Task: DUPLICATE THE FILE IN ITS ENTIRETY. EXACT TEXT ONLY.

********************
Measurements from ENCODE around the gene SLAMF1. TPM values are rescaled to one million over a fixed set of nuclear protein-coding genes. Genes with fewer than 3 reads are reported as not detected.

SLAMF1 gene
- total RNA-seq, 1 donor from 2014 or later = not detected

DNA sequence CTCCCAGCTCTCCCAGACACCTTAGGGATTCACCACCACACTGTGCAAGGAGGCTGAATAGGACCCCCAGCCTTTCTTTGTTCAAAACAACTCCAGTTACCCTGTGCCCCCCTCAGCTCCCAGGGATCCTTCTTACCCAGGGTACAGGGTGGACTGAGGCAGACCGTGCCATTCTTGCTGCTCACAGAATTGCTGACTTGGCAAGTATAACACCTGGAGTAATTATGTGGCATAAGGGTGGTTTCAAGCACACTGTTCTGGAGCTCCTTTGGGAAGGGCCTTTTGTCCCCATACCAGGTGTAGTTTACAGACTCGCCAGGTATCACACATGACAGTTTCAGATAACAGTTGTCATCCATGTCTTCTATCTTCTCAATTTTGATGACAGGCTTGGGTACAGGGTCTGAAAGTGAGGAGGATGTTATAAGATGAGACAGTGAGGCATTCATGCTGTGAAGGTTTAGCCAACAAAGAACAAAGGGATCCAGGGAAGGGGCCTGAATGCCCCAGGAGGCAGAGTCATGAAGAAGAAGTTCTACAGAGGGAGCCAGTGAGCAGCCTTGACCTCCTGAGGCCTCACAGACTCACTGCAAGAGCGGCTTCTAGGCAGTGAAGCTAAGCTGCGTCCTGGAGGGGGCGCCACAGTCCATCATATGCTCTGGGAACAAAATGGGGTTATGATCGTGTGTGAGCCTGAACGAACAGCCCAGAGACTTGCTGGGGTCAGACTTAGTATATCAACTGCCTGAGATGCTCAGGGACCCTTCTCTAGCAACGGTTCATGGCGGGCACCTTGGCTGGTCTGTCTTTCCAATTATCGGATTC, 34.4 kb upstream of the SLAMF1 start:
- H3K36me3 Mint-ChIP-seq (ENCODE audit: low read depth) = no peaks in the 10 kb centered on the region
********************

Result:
Measurements from ENCODE around the gene SLAMF1. TPM values are rescaled to one million over a fixed set of nuclear protein-coding genes. Genes with fewer than 3 reads are reported as not detected.

SLAMF1 gene
- total RNA-seq, 1 donor from 2014 or later = not detected

DNA sequence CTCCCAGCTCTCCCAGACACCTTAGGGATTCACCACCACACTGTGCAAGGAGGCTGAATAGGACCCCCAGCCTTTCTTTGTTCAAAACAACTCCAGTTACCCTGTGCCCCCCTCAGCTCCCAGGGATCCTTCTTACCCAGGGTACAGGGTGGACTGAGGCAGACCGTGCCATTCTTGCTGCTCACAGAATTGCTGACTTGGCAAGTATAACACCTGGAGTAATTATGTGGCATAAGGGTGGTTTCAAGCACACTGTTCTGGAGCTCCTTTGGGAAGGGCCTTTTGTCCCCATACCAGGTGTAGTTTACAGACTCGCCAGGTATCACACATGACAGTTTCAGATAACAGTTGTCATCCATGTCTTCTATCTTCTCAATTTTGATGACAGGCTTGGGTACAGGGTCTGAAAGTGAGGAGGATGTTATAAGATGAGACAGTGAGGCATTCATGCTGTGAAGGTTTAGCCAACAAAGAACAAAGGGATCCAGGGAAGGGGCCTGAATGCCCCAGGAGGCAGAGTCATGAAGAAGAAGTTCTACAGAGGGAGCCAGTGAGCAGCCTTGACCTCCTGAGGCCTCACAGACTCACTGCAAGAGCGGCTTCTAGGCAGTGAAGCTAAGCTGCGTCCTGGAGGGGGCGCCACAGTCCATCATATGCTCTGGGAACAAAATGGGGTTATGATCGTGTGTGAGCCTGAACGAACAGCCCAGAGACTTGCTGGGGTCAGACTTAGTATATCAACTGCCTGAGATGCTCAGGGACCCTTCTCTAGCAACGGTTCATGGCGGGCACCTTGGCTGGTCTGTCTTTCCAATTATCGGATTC, 34.4 kb upstream of the SLAMF1 start:
- H3K36me3 Mint-ChIP-seq (ENCODE audit: low read depth) = no peaks in the 10 kb centered on the region